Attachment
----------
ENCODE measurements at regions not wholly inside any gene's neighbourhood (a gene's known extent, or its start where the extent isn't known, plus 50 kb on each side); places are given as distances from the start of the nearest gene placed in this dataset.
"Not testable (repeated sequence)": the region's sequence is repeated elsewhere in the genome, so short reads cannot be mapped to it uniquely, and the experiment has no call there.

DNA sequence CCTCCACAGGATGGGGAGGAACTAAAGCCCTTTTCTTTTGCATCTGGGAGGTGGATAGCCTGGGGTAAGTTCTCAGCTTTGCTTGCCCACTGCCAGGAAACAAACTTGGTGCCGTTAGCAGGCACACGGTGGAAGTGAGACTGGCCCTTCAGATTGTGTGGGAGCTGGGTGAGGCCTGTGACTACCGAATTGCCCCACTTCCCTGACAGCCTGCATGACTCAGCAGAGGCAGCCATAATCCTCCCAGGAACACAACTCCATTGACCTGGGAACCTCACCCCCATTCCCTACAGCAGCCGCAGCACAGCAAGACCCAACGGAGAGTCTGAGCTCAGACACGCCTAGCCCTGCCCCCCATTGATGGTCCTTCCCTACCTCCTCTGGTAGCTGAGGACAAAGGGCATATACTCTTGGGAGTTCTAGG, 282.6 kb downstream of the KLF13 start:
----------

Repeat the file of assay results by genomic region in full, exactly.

ENCODE measurements at regions not wholly inside any gene's neighbourhood (a gene's known extent, or its start where the extent isn't known, plus 50 kb on each side); places are given as distances from the start of the nearest gene placed in this dataset.
"Not testable (repeated sequence)": the region's sequence is repeated elsewhere in the genome, so short reads cannot be mapped to it uniquely, and the experiment has no call there.

DNA sequence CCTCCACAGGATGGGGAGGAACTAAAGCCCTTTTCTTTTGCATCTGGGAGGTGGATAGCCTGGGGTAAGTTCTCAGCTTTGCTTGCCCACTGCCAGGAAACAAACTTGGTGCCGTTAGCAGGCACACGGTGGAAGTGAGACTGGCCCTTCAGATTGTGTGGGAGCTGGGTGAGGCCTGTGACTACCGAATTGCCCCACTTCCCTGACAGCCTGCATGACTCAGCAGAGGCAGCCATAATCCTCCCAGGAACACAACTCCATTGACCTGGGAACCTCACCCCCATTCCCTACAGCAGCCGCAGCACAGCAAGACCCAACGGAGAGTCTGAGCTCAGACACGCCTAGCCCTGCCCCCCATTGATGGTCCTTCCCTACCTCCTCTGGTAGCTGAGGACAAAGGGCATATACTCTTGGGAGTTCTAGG, 282.6 kb downstream of the KLF13 start: